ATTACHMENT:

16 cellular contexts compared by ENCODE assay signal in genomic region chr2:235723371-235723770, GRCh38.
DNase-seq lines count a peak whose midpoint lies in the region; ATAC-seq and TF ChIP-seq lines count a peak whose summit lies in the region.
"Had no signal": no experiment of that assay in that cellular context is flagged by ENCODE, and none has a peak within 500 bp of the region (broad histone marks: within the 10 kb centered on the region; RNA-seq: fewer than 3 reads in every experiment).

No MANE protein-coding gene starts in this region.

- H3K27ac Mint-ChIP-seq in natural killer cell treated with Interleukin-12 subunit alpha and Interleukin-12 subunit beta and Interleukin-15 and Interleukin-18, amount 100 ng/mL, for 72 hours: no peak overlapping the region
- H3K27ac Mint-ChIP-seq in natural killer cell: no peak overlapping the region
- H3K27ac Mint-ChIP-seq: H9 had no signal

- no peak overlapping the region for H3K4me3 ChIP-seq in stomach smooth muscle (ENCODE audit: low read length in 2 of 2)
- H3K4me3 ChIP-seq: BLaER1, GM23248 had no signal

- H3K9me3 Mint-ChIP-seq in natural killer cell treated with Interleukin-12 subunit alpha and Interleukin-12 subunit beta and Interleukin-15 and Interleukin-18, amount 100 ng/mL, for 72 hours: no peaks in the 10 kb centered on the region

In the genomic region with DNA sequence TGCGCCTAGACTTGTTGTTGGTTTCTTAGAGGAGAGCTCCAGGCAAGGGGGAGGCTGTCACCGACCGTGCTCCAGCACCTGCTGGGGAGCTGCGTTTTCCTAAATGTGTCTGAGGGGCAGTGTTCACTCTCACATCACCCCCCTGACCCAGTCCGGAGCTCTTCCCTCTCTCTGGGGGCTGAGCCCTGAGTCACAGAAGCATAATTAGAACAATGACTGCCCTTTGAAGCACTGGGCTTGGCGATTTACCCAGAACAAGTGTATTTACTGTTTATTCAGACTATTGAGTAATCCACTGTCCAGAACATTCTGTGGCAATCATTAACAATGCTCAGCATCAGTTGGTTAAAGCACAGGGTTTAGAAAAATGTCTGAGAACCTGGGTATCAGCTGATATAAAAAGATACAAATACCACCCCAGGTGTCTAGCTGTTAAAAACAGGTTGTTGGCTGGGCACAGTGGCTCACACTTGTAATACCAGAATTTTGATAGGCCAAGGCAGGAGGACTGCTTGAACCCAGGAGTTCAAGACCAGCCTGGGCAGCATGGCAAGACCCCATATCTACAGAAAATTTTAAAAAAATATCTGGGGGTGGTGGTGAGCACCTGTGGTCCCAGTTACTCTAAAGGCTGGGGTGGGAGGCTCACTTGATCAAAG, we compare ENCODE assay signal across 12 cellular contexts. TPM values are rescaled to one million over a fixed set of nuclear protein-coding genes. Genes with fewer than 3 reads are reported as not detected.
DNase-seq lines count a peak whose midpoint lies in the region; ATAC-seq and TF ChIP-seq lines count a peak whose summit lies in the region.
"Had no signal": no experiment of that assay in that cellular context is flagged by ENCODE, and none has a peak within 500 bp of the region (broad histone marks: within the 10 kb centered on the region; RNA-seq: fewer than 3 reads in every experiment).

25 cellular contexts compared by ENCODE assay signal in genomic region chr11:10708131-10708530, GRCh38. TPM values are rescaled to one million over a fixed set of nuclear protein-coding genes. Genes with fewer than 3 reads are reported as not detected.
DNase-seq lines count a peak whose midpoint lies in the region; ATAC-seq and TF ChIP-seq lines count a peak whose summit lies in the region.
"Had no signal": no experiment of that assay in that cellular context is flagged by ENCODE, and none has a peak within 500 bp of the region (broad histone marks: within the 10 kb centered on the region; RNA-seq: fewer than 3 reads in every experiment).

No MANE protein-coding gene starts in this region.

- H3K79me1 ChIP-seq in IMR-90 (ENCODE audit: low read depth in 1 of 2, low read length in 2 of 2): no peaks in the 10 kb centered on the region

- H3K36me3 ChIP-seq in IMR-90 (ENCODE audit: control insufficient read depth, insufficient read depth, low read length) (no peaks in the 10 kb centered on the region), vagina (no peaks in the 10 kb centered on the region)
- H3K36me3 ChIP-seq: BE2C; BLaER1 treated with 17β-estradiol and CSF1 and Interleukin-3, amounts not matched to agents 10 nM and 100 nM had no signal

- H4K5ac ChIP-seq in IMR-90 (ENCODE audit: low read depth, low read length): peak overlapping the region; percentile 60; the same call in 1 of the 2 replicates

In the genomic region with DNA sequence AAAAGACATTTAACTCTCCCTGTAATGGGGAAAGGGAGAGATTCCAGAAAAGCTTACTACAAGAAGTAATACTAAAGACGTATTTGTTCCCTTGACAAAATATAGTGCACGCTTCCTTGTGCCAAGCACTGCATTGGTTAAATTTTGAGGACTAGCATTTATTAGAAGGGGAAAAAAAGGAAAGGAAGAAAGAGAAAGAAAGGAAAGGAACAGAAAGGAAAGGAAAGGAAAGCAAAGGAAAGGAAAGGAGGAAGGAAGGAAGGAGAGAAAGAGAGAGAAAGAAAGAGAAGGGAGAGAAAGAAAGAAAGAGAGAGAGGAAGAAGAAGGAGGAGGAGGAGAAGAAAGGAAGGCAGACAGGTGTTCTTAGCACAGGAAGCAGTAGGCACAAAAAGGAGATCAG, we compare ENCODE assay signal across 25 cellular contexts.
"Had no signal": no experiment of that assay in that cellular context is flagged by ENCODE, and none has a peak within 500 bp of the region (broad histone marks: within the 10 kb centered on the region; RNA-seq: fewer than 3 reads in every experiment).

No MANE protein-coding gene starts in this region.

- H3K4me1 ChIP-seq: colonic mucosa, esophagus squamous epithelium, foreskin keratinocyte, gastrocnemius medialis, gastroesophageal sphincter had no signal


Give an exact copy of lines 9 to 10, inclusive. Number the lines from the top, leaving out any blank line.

- H3K4me3 ChIP-seq: BLaER1, GM23248 had no signal

- H3K9me3 Mint-ChIP-seq in natural killer cell treated with Interleukin-12 subunit alpha and Interleukin-12 subunit beta and Interleukin-15 and Interleukin-18, amount 100 ng/mL, for 72 hours: no peaks in the 10 kb centered on the region